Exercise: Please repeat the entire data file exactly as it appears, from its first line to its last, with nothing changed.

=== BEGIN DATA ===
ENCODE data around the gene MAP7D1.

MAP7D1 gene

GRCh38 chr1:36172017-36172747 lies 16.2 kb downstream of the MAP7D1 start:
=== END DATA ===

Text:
ENCODE data around the gene MAP7D1.

MAP7D1 gene

GRCh38 chr1:36172017-36172747 lies 16.2 kb downstream of the MAP7D1 start: